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Mulching

Covering the top of your soil can greatly help improve the condition for your plants and help you cut down on garden maintenance. It will help keep water in the soil, control the soil’s temperature, and prevent weed invasions. It can be anything from pebbles and dry leaves, to even cocoa and succulents.

Pros:

  • Soil heats up slower. Plant roots don’t like heat.
  • In the winter water won’t freeze.
  • Mulch helps with water retention.
  • Early growing plants won’t grow too early.

Cons:

  • Soil heats up slower. Perennials might bloom late.
  • Slugs and insects love cool damp places.
  • The ground can become soggy.

mulching

Organic Mulch

Composted Manure – It’s advisable to properly ripen the manure before use, otherwise you could burn your plants. It’s best used for insulation and slowly releases nutrients into the soil.

Leaves – Probably the most universal solution. Has the huge added benefit of attracting earthworms to your garden.

Grass Clippings – It’s good for supressing the growth of weeds, but likewise could suffocate your own plants too if you are not careful.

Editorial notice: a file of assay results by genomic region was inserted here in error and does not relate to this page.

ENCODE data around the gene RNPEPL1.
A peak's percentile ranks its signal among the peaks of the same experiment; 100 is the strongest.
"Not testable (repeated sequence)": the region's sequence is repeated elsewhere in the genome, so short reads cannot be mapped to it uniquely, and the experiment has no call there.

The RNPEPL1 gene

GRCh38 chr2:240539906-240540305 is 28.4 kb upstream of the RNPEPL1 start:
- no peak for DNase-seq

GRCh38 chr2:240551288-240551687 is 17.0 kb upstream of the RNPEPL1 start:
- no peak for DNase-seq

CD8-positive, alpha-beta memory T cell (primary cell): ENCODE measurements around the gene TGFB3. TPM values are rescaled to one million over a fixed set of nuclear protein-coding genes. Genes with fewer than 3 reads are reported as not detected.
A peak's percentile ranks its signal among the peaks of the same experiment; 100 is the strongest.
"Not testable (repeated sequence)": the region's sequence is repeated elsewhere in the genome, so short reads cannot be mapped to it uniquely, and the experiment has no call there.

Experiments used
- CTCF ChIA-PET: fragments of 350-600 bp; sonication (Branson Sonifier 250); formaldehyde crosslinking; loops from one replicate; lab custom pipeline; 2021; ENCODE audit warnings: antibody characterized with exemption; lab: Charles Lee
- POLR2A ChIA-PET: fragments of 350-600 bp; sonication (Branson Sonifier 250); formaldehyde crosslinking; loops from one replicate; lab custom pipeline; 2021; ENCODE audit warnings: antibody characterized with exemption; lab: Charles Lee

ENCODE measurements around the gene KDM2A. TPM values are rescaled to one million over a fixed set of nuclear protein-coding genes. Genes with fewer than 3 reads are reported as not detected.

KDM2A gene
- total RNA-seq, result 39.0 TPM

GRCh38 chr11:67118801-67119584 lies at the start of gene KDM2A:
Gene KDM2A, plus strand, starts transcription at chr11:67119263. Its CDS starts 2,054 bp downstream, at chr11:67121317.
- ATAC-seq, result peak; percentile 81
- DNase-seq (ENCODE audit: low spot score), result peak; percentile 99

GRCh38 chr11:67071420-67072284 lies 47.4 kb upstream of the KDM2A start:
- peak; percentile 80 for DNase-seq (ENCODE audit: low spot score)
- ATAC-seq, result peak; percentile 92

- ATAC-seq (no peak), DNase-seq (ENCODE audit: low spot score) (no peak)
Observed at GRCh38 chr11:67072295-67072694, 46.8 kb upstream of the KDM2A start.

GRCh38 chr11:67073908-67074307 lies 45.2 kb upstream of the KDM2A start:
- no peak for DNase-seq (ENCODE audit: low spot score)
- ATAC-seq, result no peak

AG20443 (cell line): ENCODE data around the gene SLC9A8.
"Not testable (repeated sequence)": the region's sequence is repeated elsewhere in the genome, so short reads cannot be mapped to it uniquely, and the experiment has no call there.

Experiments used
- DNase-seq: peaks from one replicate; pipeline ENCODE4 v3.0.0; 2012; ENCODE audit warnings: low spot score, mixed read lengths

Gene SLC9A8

Straw & Hay – Decomposes slowly and thus will last the whole growing season. It also serves as shelter for spiders and beneficial insects which will keep pests at bay. Best for vegetable gardens.

Cocoa Beans – Exotic and also very revitalizing for your garden beds. Greatly help with moisture control and as a pest repellent.

Bark (both softwood and hardwood) – It’s very durable and won’t need a lot of replacement. Is probably the hardest shield for your soil.

Living Mulch – Plants like hen and chicks that will spread over bare patches of soil. Can help feed your other plants.

Inorganic Mulch

Plastic and Landscape Fabric – Great around shrubs and trees in winter as it traps heat. Inadvisable in summer. Not very aesthetically pleasing.

Stones – Stones are versatile and can serve many purposes. Use dark stones to capture heat, or light stones to reflect it.